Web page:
Are You An Overprotective Parent? 4 Ways To Let Go And Let Your Child Grow

Good parents want to be involved in their children’s lives, but for years educators and psychologists have been asking the question: How much parental involvement is too much? When does trying to help your children in school, sports, and myriad other ways go too far, hurt their development, and become over-protective?
The explosive college admissions scandal seemed to answer that question. Television actress Felicity Huffman was sentenced to jail for paying $15,000 to influence the boosting of her daughter’s SAT score. Fourteen other parents in the probe have also pleaded guilty.
While most parents don’t cross that legal line, early education expert Christine Kyriakakos Martin says too much parental involvement can be harmful in a variety of ways, sometimes leading to children becoming ill-prepared for the challenges of adulthood.
“The consequences of being an overprotective parent is that your child will lack self-confidence to make decisions and take risks,” says Martin (, author of You’ve Got This! Keys To Effective Parenting For The Early Years. “They’ll lack the coping skills to get up when they fall down from a bad experience and try again.”
Martin offers four ways for parents to stop being overprotective and promote more strength and independence in their children:
Stop teaching fear. While there are non-negotiables when it comes to teaching your child safety — for example: wearing a helmet when biking, no talking to strangers, no texting when driving — Martin says sometimes parents overprotect when they create too many boundaries, which in turn may teach children to live fearfully. “When you don’t allow them to play outside much, you’re impeding their freedom,” Martin says. “Play develops the imagination and self-confidence. Overprotective parents don’t want their children to fall down, and getting back up and brushing themselves off is a necessary component for healthy growth and development.”


5 Things Foster Parents Should Know About Navigating The Court System

The important role foster parents have in a child’s life expands significantly when they go to court.
To make decisions in a child’s best interest, judges need good information, and foster parents ideally can provide that. Thus, foster parents having a complete understanding of how to participate in court goes a long way toward ensuring a safe, loving home for the child.
Here is a priority list foster parents should know in advance of a court appearance.
  • Be prepared. Foster parents are the voice for the child and must do everything they can to ensure that the child is heard in court. Do not come to court unprepared. The more information you bring, the better.
The judge largely depends on the foster parents’ testimony to decide what’s in the child’s best interest. The idea is to have enough information so you can answer the judge’s questions in a clear and beneficial way. To prevent being overwhelmed with documents days before court or scrambling for information, the best way to prepare is to begin keeping a journal well in advance. Taking notes about what happens in your foster child’s life creates an organized record, showing progress, behavior patterns and how they express themselves in different situations. Include school records and doctor’s appointments as well as notes about interactions between the child and their birth parents. Include highpoints, lowpoints, and milestones in the child’s development while in your care.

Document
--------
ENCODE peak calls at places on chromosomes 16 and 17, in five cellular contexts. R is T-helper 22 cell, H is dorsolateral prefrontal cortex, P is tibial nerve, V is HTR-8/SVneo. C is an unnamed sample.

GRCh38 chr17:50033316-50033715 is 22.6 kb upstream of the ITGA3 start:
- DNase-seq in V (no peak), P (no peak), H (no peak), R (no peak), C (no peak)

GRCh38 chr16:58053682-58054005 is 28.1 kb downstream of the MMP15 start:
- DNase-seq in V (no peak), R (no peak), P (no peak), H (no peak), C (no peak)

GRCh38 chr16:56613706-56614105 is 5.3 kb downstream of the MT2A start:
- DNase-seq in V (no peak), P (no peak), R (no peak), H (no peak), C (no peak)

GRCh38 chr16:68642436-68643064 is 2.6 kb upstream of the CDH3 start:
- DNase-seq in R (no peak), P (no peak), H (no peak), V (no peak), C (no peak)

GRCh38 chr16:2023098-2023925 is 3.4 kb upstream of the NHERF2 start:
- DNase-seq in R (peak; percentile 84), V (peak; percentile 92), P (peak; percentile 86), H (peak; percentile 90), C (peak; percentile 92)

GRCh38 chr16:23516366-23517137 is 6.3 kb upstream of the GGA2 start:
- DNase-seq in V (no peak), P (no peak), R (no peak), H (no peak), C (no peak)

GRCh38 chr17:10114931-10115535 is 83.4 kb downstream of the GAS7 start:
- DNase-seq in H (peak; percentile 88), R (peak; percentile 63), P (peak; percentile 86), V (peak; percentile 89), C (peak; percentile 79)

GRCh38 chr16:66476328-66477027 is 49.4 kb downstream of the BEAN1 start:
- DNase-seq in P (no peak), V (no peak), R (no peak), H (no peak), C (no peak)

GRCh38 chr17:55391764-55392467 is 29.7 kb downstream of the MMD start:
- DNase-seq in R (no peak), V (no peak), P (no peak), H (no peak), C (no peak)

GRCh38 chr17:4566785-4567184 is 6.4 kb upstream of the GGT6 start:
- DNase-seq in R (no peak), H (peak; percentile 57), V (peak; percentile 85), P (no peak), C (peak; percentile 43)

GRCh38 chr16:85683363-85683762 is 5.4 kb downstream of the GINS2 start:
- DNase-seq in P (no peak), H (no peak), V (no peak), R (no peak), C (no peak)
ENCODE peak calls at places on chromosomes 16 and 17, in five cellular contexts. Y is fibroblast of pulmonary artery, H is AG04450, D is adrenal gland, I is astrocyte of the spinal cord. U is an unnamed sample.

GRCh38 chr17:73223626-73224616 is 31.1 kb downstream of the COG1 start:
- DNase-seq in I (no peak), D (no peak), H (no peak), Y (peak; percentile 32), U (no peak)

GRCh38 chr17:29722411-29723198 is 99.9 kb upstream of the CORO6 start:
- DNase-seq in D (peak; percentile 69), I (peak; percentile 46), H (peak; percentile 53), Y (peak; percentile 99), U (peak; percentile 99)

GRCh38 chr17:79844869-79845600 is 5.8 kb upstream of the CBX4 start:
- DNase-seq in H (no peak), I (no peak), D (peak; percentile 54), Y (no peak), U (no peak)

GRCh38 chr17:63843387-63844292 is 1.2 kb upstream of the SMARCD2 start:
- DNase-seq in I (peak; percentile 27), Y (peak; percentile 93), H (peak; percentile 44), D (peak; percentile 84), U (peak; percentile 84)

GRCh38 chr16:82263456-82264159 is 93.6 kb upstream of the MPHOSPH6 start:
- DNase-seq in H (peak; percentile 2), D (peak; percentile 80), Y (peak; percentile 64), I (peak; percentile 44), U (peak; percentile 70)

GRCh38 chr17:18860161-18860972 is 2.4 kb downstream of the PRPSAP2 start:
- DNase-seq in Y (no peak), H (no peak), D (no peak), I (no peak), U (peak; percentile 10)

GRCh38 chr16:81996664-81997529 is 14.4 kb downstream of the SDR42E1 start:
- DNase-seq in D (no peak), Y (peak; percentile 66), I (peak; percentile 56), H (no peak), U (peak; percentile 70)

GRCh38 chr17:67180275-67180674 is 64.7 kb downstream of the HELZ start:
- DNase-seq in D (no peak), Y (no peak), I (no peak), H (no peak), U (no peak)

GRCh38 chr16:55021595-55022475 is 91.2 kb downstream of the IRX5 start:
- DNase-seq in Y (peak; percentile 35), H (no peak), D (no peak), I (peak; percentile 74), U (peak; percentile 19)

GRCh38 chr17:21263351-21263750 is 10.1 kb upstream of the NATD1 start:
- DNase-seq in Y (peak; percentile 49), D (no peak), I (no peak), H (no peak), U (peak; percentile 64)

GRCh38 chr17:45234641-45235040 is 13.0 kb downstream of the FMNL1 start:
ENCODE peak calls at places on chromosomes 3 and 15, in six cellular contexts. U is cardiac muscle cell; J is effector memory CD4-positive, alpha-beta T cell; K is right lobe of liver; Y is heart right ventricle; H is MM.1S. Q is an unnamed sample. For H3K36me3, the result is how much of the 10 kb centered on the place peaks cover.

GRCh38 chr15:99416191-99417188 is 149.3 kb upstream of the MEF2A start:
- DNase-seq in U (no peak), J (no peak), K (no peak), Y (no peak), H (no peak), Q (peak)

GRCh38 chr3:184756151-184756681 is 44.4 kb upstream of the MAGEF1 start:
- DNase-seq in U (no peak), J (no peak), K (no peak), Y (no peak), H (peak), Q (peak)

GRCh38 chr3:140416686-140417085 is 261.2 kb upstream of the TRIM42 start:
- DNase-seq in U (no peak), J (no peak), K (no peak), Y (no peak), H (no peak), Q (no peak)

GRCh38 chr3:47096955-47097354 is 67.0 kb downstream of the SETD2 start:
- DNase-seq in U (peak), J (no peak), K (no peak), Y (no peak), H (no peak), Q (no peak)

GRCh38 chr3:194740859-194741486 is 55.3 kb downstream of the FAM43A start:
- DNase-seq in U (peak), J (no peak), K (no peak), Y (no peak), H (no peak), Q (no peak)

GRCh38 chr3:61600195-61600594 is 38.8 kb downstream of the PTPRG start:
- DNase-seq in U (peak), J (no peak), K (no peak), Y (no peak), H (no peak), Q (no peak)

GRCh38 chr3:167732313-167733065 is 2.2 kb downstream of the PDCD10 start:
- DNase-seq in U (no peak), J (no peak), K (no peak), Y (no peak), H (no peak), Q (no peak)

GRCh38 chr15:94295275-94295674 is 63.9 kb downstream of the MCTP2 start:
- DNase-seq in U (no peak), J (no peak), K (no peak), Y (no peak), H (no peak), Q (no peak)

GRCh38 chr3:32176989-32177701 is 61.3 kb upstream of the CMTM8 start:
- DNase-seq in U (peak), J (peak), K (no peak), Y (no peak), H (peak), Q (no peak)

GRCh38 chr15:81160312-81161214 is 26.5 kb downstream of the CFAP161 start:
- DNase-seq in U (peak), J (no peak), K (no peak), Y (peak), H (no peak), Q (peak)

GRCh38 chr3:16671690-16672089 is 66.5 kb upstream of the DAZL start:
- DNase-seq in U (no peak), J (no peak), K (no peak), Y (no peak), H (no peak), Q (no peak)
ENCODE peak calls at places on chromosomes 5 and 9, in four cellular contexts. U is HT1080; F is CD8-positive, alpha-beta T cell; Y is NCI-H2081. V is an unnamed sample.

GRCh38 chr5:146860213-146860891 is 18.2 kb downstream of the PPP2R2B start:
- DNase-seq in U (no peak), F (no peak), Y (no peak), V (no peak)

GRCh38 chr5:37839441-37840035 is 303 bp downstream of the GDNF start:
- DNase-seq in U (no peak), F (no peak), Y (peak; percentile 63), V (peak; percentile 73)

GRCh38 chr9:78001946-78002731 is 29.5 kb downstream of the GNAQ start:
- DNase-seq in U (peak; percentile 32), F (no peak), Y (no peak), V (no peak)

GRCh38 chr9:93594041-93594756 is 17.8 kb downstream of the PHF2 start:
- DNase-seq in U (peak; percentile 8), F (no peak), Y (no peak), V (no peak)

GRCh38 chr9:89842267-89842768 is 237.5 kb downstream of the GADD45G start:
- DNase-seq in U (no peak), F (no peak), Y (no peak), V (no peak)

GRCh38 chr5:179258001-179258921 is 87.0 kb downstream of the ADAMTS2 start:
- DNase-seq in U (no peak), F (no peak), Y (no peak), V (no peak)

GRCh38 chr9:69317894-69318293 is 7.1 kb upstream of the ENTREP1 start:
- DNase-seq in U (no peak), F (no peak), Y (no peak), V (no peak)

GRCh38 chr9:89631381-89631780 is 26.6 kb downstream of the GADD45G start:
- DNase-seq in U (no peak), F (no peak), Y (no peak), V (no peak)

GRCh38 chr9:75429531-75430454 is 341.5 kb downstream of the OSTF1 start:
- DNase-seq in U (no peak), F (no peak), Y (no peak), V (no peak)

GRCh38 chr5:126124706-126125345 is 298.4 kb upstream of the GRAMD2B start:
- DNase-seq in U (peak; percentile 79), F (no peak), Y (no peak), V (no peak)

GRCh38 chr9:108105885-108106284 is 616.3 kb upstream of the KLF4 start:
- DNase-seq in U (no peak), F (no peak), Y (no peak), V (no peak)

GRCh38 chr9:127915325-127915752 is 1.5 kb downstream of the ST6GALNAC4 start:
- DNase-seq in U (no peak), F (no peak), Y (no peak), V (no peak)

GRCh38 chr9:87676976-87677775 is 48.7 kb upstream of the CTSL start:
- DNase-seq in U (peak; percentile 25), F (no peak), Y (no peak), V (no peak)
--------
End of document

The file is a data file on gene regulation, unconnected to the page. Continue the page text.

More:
• Know your rights as a foster parent. Foster parents should receive notices of all hearings. If you are not getting them, contact your social worker and/or a juvenile department clerk.
Foster parents also have a legal right to attend review hearings, usually held every six months, until the foster child receives permanency or the case is closed. They also have a right to attend permanency hearings and post-termination of parental rights (TPR) hearings. Permanency hearings have to be held before a child reaches one year in foster care, then every six months. Post-TPR hearings are held every six months until the child is in a permanent home.


Top 4 Reasons Your Teen May Be under Stress

Youth is a free pass to have fun and enjoy. But alongside this “folly” are physical, social, mental, and emotional changes that every teenager goes through to cross the bridge to adulthood.


Indeed, transition and turmoil characterize adolescence. And your teenage son or daughter may have trouble coping with how things are. Your child may be dropping signs and hints of stress. It’s time to pay close attention to what’s been eating up your teenager and how you can help.


Your Teen May Be Stressed, but Why?


You think you’ve given your child everything—attention and material things that they need to grow up responsible and decent. You may think that they have it easy. But young people nowadays experience far too many things that can quickly put a strain on them and their relationships with other people.


1. Social Media


Your child may be among the millions of people across ages plagued by social media obsession. This modern-day condition has been linked to causing depression, anxiety, and loneliness, according to the Anxiety and Depression Association of America. Another study in 2017 reveals the correlation between the use of social media as evidence in the ownership of smartphones and the rise of levels of depressive symptoms among surveyed 8th to 12th graders.


2. Control (or Lack of) over Their Lives


6 Tips for Raising a Child that has Allergies

Taking care of your kids is sure to be top of your to-do
list each day. There are many medical issues that may arise over time, and
yous ideal to be aware of some of the top treatments you
can provide to decrease any discomfort your child may have.

Tip #1: Buy
hypoallergenic clothing

The things your child puts on each day to wear can have
either a positive or negative impact on allergies. Its ideal to clean your home thoroughly at least once a
week to get rid of excessive dust that is likely to accumulate. This is one of
the simpler things you can accomplish to help your child feel well with ease.